Calculating Sling Legs
When our instructors conduct rigging courses, they teach the participants a quick method to calculate the minimum size of length of slings for a given load using a formula which has been included at the bottom of our rated capacity card.
Problem: We need to install a set of slings between the crane hook and a spreader bar, which will create a 90 degree full included angle or less.
Question #1: What size of wire rope slings do we need?
Facts: Spreader bar length is 8’. The weight of the load, bar and rigging gear will be 12,000 lbs.
Solution #1: Since we want to rig the load at a 90 degree angle or less, we can look in the 90 degree column on the rated capacity card and find what size of wire rope meets or exceeds 12,000 lbs. We find that the sling legs will need to be made of at least ¾” wire rope.
Question #2: What is the minimum length for these slings?
Facts: A quick calculating formula has been included at the bottom of the rated capacity card.
SLING LENGTH is the minimum length of sling needed from the crane hook to the sling’s connection or contact point on the load.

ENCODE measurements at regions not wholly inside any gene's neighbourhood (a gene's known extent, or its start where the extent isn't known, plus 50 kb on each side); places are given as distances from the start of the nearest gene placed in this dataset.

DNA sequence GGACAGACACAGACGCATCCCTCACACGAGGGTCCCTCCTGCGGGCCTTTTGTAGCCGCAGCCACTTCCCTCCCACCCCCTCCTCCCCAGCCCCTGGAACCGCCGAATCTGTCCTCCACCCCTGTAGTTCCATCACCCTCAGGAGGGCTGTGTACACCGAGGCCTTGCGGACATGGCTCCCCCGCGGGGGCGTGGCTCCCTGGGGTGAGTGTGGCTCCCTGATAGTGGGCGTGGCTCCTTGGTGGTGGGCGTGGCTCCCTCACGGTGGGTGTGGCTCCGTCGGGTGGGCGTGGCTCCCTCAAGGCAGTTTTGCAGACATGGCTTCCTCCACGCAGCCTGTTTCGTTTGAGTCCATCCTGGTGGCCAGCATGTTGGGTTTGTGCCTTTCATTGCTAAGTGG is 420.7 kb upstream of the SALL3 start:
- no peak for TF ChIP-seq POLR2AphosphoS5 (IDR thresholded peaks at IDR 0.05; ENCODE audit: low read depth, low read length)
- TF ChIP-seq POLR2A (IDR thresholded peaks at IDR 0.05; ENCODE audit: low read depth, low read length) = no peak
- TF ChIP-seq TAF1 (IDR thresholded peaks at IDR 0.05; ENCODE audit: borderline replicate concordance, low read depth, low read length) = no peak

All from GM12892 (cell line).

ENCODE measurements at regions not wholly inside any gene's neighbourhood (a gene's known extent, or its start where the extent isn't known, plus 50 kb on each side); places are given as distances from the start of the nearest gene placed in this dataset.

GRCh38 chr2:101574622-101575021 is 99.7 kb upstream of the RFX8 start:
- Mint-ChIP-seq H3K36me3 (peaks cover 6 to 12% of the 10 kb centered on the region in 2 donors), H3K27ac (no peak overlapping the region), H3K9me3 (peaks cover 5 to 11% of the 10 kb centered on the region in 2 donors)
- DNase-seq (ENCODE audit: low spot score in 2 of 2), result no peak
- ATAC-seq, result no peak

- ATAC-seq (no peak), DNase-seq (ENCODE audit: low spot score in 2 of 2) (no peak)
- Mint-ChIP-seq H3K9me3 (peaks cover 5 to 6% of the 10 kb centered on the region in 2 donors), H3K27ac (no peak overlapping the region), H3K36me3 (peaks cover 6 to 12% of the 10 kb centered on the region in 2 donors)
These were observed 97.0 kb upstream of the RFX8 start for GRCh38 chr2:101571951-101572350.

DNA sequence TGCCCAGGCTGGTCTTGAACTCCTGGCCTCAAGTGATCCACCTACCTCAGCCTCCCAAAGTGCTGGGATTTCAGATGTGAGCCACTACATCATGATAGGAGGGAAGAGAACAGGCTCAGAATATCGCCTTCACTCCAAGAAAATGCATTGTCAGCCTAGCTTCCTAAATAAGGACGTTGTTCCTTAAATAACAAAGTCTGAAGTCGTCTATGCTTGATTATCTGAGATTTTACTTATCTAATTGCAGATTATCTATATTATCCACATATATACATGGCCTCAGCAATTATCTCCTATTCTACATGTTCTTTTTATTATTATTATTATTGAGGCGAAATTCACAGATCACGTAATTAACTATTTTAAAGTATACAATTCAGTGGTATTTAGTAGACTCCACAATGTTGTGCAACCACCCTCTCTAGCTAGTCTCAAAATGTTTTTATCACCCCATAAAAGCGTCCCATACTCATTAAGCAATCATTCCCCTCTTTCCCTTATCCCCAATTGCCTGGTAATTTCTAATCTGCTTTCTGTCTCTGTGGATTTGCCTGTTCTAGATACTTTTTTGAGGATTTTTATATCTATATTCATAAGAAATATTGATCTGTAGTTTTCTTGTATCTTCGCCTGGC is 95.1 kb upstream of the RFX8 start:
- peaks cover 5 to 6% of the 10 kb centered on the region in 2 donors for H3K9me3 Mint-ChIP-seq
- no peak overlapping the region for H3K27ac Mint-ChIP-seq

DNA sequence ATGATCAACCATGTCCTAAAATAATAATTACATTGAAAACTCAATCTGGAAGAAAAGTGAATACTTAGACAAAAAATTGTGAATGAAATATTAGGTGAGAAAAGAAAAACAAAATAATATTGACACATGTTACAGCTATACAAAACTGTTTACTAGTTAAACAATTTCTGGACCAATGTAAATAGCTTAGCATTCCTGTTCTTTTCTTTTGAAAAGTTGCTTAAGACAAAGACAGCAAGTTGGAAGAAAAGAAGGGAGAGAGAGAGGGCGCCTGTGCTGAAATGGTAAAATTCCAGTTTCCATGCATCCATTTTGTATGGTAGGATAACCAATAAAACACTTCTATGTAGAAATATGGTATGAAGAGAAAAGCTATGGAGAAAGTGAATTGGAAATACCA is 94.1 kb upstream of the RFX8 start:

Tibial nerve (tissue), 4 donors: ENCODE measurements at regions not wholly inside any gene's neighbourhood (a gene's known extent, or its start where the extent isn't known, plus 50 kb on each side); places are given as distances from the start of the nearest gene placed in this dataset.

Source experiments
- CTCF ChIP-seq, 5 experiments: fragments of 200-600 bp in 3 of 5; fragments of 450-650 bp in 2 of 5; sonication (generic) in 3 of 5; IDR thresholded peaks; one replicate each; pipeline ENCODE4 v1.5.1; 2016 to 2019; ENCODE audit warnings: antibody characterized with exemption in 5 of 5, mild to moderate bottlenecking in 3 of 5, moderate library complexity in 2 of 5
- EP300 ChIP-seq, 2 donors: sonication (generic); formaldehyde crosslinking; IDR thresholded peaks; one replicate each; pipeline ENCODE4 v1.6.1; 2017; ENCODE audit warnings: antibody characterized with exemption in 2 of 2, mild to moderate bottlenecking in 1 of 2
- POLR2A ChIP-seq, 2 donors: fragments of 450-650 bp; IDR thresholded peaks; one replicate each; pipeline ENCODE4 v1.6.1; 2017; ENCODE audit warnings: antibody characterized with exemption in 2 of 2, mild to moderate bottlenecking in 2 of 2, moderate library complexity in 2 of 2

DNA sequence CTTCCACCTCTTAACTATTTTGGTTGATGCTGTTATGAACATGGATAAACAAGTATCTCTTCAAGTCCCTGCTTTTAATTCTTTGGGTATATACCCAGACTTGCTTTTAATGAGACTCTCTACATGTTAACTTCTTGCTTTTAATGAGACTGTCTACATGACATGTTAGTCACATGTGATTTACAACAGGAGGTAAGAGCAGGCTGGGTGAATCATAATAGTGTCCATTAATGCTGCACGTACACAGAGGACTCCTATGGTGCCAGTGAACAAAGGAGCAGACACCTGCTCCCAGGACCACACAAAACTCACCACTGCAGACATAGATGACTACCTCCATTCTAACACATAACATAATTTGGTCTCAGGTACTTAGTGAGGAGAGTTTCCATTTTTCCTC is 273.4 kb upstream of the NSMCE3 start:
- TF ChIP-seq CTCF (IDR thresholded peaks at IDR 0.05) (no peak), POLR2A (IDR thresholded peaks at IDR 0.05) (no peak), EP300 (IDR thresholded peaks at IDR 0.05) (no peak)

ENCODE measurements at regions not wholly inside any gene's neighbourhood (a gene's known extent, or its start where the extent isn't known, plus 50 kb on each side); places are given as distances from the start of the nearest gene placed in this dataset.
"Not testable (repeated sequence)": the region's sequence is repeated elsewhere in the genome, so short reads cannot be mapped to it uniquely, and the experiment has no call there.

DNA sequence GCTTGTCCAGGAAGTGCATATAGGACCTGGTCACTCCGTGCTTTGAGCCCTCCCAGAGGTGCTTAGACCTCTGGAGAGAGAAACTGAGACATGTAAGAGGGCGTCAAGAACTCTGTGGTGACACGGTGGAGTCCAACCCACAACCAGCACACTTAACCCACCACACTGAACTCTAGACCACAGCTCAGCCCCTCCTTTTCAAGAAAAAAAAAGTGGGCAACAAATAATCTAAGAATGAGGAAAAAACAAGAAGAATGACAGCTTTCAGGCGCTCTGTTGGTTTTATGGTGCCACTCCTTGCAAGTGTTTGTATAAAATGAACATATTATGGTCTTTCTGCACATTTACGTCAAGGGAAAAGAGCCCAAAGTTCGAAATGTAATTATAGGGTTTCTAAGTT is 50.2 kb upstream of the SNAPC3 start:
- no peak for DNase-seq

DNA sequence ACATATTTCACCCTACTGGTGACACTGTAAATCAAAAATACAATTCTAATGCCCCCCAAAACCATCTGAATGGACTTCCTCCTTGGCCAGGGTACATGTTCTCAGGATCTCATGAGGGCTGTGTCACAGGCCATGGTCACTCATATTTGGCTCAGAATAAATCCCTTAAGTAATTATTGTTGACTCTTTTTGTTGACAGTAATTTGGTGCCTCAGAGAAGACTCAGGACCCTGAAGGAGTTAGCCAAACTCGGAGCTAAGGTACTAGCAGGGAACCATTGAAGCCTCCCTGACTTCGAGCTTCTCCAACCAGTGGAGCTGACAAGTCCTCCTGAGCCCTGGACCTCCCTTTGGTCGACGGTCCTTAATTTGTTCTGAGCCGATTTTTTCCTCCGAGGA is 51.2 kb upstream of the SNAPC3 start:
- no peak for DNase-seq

LOAD WIDTH (or length) is the distance between the load’s shackle (connection) points or load edges.
MULTIPLIER is the number located at the bottom of each degree angle column, and is used in the formula according to which angle (60, 90, 120) the slings form when installed.
Sling Length = Load Width x Multiplier
Solution #2: Since the pad eyes are 8’ apart, let 8 represent LOAD WIDTH and the MULTIPLIER is .75, as taken from the bottom of the 90 degree column.
SLING LENGTH = 8’ x .75
SLING LENGTH = 6’
Now a chance to test the reader’s skills.
What size and length of slings would you need between the hook and a 20’ spreader bar? (Total weight of load and rigging = 25,000 lbs)
Angle Size Length
60 ______ x ______
90 ______ x ______
120 ______ x ______
(Solution is below, so don't scroll too far unless you want to see the answers).
Angle Size Length
60 1” x 20’
90 1 1/8” x 15’
120 1 ¼” x 12’
This is an article from The Professional Rigger newsletter, 1988. To download this issue of The Professional Rigger, click Calculating Sling Legs.